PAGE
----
The waste generation and disposal into natural water bodies become a serious topic to be concerned by researchers today. Consequently, there is a demand for new strategies and technologies to address wastewater treatment and subsequent recycle and reuse especially in arid/semiarid areas. The harmful microbial load in raw sewage, toxic chemicals, and nutrients may cause pollution and can render water utilities unfit for human consumption or recreational activities. Biological treatment process is advantageous and constitutes tools to biodegrade organic matter, transfer toxic compounds into harmless products, and remove nutrient in wastewater microbiology. Bio-monitoring employs sentinel or indicator species in water bodies to infer water quality, ecosystem health status, and to protect public health from waterborne risks. Next-Generation Sequencing is one of the most leveraging studies focus on the ecology of microbial-mediated processes that influence freshwater quality such as algal blooms, contaminant biodegradation, and pathogen dissemination. Sequencing methods targeting small subunit (SSU) rRNA hypervariable regions have allowed for identification of microbial species which serve as bioindicators for sewage contamination in raw, treated, semi-treated water utilities. In addition, hidden diversity of unknown or uncultured microorganisms reveals the genetic capabilities for biodegradation of toxins and other contaminants. This chapter aims to provide brief knowledge about the development of bioindicators for sewage pollution and microbial source tracking, characterizing the distribution of toxin and antibiotic resistance genes in water samples. The assessment of biological risk, suitability, and unfairness inherent in the application of Next-Generation Sequencing may be a prior concern.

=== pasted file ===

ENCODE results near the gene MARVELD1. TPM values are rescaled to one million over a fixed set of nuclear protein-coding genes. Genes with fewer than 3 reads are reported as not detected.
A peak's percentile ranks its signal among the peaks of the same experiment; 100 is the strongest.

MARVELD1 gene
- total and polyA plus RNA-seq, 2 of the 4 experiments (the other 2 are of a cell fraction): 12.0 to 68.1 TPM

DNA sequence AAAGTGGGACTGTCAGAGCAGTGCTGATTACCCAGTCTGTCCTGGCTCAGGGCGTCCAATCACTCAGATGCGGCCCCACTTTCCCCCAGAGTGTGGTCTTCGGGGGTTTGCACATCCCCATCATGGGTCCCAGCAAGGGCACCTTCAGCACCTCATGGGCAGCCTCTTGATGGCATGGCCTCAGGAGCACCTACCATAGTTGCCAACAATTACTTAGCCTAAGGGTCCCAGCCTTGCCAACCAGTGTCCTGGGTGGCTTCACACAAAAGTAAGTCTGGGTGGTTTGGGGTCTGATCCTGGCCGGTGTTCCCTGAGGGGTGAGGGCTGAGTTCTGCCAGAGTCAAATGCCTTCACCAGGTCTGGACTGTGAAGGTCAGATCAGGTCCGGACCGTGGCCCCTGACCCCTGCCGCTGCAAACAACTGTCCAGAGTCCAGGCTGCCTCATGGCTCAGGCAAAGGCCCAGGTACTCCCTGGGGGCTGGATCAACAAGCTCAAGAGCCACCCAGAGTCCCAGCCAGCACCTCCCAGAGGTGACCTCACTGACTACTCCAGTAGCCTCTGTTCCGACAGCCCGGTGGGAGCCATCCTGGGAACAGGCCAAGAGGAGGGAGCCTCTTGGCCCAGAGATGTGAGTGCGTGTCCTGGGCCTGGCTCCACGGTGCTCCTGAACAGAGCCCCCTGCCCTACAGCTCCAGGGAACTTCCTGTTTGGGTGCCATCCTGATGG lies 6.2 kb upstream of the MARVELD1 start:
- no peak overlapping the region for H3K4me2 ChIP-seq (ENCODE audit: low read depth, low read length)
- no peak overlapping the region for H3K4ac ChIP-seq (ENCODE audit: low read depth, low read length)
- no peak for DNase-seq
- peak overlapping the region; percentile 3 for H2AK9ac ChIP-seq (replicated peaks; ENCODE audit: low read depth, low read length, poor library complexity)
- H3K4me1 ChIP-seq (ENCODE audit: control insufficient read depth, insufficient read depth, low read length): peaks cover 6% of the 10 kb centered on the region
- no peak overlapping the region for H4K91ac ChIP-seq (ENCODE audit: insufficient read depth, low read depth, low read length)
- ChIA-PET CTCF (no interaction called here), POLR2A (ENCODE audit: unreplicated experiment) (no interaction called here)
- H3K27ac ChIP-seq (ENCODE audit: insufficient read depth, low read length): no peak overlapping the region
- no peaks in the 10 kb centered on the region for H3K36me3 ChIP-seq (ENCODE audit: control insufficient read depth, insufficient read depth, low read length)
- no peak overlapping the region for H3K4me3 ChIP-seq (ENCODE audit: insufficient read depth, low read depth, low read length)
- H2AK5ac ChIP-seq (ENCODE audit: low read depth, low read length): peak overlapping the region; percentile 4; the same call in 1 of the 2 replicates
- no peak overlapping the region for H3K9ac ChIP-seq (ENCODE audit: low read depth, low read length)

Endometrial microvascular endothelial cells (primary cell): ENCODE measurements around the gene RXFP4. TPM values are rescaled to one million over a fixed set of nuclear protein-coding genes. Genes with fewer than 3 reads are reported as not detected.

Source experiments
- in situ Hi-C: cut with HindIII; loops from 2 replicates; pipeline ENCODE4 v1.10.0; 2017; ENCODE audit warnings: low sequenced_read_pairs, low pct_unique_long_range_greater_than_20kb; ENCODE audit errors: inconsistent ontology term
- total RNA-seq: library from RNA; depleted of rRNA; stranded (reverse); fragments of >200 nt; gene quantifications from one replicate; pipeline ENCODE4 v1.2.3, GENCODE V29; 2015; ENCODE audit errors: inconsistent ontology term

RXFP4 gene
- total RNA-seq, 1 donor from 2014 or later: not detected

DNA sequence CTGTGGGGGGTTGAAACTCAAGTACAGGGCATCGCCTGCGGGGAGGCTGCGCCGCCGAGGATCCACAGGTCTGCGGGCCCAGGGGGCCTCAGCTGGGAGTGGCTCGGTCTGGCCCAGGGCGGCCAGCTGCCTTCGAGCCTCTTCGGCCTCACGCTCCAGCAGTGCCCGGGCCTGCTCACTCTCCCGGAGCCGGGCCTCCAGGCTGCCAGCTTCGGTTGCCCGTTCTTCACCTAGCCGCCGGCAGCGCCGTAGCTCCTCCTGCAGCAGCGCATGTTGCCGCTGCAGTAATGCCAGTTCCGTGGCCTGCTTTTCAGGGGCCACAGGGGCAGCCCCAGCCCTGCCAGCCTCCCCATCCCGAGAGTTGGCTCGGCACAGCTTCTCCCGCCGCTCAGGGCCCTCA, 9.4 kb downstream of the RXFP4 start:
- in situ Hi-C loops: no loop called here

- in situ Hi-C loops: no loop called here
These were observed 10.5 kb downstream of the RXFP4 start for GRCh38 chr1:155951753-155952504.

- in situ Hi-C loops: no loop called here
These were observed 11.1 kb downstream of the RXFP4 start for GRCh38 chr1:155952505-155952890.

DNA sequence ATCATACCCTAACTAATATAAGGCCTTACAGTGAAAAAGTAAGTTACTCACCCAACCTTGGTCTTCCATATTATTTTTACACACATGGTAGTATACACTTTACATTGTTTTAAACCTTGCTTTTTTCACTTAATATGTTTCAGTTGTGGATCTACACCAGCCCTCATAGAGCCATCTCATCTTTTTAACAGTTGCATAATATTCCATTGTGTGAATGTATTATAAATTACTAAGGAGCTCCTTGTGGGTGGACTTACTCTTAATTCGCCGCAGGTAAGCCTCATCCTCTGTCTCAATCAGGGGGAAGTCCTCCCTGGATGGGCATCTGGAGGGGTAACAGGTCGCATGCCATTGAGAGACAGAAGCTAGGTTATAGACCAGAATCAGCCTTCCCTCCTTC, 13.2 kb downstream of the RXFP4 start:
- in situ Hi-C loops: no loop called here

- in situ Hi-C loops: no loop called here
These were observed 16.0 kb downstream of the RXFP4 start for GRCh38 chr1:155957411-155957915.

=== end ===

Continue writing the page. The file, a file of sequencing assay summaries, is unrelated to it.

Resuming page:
P. Senthil Kumar, S. Suganya, Sunita J. Varjani

Chapter 4. Genetically Modified Organisms and Its Impact on the Enhancement of Bioremediation

Abstract
Bioremediation is a process of degrading the environmental contaminants, that are introduced accidentally or purposely which cause hazardous effect on earth and harm the normal life process. The conversion of these contaminants into less toxic forms is the goal of bioremediation process that can be achieved by the use of microorganisms. The bioremediation approaches have more advantages when compared with the traditional methods, as it can be directly implemented at the targeted contaminant site. Even though some bacteria and fungus were employed to decompose the chemical compounds, but they have only limited ratio to metabolize the hydrocarbons on their own. The genetically modified organisms are applied nowadays in bioremediation process for effective removal of contaminants, where the indigenous microbes cannot degrade. Genetically modified microorganisms (GMOs) play an important role in remediating the industrial waste, reduce the toxicity of some hazardous compounds, and also help in removal of pollution by hydrocarbons and petrol discharges. A variety of molecular tools such as molecular cloning, horizontal transfer of DNA in bacteria, electroporation, protoplast transformation, biolistic transformation, conjugation and transformation of competent cells are available for the successful construction of GMOs. Transfer of gene into the bacteria makes it as a novel strain, for eliminating the hydrocarbon contaminants from the environment in minimal time. Similarly, removal of compounds such as xylene, toluene, octane, naphthalene and salicylate is coded on bacterial plasmids for successful degradation of the environment. This chapter represents the applications of genetically modified organisms in bioremediation processes, molecular tools used for construction of GMOs, pros and cons, ethical issues and laws governing the application of GMOs.